You gave the best life advice to us. The one I remember most is when you told us that the only free time we had for ourselves was early in the morning, over lunch, or late at night. That’s it. And we should use those moments wisely to rest or exercise or grow, while the remaining hours were dedicated to others: work, family, “adulting”, etc. But you made sure we had FUN at work, too. Coming from larger companies who thought pizza lunch every 6 months was sufficient to express employee appreciation, we all felt spoiled after you stocked the kitchen with cabinets full of snacks, took us on an afternoon off for bowling, or treated us to an epic Italian dinner with management at Barolo’s Italian.
My time working with you was too short, and giving you my resignation letter after 9 months was one of the toughest career decisions I’ve made. I appreciated your heart-wrenching honesty when you asked me to give you more time to grow the group and build up your portfolio. Looking back, I don’t regret my decision to go to a “right now” opportunity at a new company, but it’s one of those times when I wish I could’ve had it both ways. You were sincere, sharp, wise, caring, and intentional. I know your legacy will be cherished by many, many engineers you impacted along with me.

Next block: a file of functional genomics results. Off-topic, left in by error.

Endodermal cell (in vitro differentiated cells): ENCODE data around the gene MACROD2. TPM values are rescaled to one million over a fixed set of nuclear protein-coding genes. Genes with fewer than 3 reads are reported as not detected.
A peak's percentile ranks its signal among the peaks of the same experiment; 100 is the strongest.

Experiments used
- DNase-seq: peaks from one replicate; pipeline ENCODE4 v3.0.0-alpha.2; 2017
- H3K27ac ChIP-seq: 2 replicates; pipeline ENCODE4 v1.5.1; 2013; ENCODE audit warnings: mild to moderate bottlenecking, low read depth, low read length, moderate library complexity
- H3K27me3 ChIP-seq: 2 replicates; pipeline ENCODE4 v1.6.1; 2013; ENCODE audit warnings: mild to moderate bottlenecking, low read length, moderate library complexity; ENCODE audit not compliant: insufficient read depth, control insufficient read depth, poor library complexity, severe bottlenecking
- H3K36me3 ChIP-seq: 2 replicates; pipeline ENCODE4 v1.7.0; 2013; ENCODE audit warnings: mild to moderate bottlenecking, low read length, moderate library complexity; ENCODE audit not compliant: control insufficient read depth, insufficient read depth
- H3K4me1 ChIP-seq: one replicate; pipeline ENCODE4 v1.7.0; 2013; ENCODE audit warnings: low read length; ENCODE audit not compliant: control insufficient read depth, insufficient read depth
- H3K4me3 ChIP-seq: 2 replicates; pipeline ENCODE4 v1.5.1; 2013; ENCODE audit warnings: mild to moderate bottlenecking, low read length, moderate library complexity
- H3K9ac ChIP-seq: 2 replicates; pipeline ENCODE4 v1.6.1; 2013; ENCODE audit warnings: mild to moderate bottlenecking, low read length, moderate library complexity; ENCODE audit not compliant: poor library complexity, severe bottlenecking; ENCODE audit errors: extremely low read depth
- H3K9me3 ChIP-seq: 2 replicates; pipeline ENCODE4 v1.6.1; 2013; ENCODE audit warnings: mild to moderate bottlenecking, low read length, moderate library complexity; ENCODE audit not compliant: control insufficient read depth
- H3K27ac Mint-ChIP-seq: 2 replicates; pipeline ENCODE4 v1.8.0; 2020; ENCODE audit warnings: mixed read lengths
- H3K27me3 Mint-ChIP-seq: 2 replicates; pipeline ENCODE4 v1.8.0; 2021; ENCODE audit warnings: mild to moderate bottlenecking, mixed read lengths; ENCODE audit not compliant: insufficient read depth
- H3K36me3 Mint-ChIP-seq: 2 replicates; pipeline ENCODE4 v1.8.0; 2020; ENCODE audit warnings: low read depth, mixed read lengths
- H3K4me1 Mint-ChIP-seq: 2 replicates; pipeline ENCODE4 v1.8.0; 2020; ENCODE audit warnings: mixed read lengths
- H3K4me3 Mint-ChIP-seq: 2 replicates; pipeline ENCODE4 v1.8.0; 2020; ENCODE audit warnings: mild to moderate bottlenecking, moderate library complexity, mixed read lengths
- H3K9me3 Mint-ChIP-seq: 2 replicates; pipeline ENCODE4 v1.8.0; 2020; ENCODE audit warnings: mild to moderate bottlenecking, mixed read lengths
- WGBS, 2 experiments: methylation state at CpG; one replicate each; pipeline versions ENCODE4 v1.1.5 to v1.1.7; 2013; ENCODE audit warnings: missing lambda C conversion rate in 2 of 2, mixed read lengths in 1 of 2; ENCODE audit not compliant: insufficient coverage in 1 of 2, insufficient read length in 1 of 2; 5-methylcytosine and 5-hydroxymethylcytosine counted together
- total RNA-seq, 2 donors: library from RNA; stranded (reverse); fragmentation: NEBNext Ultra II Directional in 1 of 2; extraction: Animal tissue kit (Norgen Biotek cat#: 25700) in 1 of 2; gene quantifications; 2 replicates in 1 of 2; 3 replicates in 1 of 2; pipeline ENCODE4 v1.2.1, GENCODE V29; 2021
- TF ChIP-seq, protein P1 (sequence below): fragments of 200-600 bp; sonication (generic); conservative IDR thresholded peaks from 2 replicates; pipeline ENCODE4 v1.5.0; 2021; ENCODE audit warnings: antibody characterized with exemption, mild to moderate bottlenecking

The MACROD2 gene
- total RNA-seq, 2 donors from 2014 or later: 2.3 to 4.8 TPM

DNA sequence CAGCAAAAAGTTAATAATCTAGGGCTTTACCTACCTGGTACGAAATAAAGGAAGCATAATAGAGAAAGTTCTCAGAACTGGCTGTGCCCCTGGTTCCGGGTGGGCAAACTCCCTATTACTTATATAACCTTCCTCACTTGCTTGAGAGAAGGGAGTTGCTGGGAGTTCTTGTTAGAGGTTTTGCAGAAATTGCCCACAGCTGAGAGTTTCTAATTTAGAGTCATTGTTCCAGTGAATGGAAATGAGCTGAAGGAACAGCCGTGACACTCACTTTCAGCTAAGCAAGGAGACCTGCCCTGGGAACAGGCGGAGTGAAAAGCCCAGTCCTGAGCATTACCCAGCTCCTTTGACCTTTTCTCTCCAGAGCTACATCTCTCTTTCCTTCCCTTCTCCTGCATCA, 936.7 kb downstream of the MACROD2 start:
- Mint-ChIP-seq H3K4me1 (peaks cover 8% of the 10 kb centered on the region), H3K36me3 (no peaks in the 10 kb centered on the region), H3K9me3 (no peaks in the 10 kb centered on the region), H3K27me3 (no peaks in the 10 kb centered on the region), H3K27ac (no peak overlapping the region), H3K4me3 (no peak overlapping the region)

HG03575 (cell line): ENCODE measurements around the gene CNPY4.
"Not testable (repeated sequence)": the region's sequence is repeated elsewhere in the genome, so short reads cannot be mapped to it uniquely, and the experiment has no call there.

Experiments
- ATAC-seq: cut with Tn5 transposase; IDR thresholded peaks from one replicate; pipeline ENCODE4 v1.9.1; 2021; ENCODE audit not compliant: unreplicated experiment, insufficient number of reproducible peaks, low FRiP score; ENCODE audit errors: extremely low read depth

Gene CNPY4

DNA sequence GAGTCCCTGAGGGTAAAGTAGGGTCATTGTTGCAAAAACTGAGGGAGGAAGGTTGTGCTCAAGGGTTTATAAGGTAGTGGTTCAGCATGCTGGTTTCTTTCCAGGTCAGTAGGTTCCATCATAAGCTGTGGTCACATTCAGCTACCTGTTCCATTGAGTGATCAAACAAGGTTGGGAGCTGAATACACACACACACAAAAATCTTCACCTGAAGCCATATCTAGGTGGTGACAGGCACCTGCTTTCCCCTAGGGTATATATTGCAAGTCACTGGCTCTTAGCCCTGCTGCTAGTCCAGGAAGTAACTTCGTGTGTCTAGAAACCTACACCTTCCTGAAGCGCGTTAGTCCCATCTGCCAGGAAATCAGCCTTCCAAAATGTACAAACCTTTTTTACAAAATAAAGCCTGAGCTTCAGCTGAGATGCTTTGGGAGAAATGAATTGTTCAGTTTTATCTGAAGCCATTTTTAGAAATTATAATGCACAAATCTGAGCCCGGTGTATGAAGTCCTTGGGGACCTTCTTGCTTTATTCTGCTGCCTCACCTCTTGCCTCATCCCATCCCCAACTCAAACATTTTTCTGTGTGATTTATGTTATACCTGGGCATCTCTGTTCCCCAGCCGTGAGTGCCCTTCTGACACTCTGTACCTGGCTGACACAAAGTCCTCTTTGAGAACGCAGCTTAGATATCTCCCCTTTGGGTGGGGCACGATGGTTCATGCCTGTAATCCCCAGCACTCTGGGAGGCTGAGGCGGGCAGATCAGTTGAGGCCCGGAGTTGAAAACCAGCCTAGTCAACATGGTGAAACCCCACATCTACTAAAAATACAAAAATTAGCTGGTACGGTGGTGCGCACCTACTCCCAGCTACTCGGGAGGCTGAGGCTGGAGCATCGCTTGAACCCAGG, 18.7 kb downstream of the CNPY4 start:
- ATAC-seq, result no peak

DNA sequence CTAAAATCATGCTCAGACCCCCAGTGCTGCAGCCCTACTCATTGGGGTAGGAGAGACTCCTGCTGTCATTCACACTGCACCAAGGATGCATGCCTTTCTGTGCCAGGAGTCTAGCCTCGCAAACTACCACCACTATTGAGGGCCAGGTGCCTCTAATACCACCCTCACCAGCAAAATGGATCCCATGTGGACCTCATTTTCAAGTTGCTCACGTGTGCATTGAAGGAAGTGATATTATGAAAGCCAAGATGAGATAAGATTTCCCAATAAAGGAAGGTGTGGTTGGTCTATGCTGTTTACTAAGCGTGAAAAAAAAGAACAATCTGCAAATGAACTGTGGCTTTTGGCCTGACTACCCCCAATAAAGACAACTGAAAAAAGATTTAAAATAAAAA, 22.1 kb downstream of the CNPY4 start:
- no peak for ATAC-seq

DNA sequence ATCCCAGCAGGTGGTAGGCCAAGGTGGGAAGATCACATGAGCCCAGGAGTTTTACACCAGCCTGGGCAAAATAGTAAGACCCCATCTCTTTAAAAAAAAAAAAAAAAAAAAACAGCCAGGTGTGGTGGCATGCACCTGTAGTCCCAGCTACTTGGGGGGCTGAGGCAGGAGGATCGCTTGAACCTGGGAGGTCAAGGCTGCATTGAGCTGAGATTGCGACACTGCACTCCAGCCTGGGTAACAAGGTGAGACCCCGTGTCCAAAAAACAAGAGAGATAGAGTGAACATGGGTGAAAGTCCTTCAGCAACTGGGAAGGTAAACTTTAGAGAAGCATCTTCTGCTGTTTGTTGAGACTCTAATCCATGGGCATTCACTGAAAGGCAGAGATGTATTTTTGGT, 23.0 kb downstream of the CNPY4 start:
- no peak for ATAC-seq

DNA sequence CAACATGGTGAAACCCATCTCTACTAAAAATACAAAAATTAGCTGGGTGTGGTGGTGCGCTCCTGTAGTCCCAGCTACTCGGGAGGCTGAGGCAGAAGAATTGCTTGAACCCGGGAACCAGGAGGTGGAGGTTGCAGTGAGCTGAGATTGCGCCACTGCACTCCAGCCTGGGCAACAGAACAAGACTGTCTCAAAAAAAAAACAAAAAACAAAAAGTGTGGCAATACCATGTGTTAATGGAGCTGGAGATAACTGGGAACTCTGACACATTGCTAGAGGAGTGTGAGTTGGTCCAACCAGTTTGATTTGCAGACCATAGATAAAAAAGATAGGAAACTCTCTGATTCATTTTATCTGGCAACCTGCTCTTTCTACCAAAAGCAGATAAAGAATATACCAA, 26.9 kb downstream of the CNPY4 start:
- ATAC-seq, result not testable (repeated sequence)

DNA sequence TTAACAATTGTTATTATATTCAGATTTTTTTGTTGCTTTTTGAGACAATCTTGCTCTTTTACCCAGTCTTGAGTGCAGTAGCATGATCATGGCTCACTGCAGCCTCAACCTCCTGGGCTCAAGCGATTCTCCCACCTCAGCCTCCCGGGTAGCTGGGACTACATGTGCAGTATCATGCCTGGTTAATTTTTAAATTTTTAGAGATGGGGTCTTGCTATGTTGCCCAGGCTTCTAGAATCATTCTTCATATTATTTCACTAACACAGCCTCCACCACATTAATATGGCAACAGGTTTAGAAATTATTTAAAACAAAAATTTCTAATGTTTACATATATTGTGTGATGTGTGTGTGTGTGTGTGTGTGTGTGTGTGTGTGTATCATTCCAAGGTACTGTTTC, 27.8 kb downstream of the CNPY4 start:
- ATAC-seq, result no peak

Now it’s your turn. Shared or silent answers always welcome. When’s the last time you checked in with a former boss?